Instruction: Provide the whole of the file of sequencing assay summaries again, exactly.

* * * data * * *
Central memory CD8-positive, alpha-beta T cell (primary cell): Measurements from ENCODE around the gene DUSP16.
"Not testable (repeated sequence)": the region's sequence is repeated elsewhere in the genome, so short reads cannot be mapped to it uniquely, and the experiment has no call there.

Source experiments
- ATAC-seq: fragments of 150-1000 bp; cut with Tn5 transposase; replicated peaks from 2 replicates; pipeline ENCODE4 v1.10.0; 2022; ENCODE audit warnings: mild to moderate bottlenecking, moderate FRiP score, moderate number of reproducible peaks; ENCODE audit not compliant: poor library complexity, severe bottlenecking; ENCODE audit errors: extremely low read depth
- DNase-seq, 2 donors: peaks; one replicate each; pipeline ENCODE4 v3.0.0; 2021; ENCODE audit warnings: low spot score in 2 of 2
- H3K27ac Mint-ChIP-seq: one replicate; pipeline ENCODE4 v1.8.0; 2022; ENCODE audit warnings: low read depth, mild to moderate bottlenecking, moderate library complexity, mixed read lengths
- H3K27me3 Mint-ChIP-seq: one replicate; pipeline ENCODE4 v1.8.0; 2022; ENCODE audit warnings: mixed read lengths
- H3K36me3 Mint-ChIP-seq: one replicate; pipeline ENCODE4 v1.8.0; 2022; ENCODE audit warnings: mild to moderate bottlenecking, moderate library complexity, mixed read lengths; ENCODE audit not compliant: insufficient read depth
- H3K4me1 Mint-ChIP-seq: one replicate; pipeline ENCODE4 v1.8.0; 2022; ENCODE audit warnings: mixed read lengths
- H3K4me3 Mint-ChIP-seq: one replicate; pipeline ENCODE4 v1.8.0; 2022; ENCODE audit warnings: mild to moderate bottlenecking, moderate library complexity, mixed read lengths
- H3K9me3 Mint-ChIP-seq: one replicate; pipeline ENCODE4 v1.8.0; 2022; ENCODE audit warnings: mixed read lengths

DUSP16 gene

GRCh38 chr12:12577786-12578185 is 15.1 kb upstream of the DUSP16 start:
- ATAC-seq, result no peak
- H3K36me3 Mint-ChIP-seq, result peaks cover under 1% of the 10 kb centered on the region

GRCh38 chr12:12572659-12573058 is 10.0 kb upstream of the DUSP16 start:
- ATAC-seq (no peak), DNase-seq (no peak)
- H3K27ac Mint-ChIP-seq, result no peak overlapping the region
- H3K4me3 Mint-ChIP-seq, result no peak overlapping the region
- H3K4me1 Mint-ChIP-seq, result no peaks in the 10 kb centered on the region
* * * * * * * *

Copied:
Central memory CD8-positive, alpha-beta T cell (primary cell): Measurements from ENCODE around the gene DUSP16.
"Not testable (repeated sequence)": the region's sequence is repeated elsewhere in the genome, so short reads cannot be mapped to it uniquely, and the experiment has no call there.

Source experiments
- ATAC-seq: fragments of 150-1000 bp; cut with Tn5 transposase; replicated peaks from 2 replicates; pipeline ENCODE4 v1.10.0; 2022; ENCODE audit warnings: mild to moderate bottlenecking, moderate FRiP score, moderate number of reproducible peaks; ENCODE audit not compliant: poor library complexity, severe bottlenecking; ENCODE audit errors: extremely low read depth
- DNase-seq, 2 donors: peaks; one replicate each; pipeline ENCODE4 v3.0.0; 2021; ENCODE audit warnings: low spot score in 2 of 2
- H3K27ac Mint-ChIP-seq: one replicate; pipeline ENCODE4 v1.8.0; 2022; ENCODE audit warnings: low read depth, mild to moderate bottlenecking, moderate library complexity, mixed read lengths
- H3K27me3 Mint-ChIP-seq: one replicate; pipeline ENCODE4 v1.8.0; 2022; ENCODE audit warnings: mixed read lengths
- H3K36me3 Mint-ChIP-seq: one replicate; pipeline ENCODE4 v1.8.0; 2022; ENCODE audit warnings: mild to moderate bottlenecking, moderate library complexity, mixed read lengths; ENCODE audit not compliant: insufficient read depth
- H3K4me1 Mint-ChIP-seq: one replicate; pipeline ENCODE4 v1.8.0; 2022; ENCODE audit warnings: mixed read lengths
- H3K4me3 Mint-ChIP-seq: one replicate; pipeline ENCODE4 v1.8.0; 2022; ENCODE audit warnings: mild to moderate bottlenecking, moderate library complexity, mixed read lengths
- H3K9me3 Mint-ChIP-seq: one replicate; pipeline ENCODE4 v1.8.0; 2022; ENCODE audit warnings: mixed read lengths

DUSP16 gene

GRCh38 chr12:12577786-12578185 is 15.1 kb upstream of the DUSP16 start:
- ATAC-seq, result no peak
- H3K36me3 Mint-ChIP-seq, result peaks cover under 1% of the 10 kb centered on the region

GRCh38 chr12:12572659-12573058 is 10.0 kb upstream of the DUSP16 start:
- ATAC-seq (no peak), DNase-seq (no peak)
- H3K27ac Mint-ChIP-seq, result no peak overlapping the region
- H3K4me3 Mint-ChIP-seq, result no peak overlapping the region
- H3K4me1 Mint-ChIP-seq, result no peaks in the 10 kb centered on the region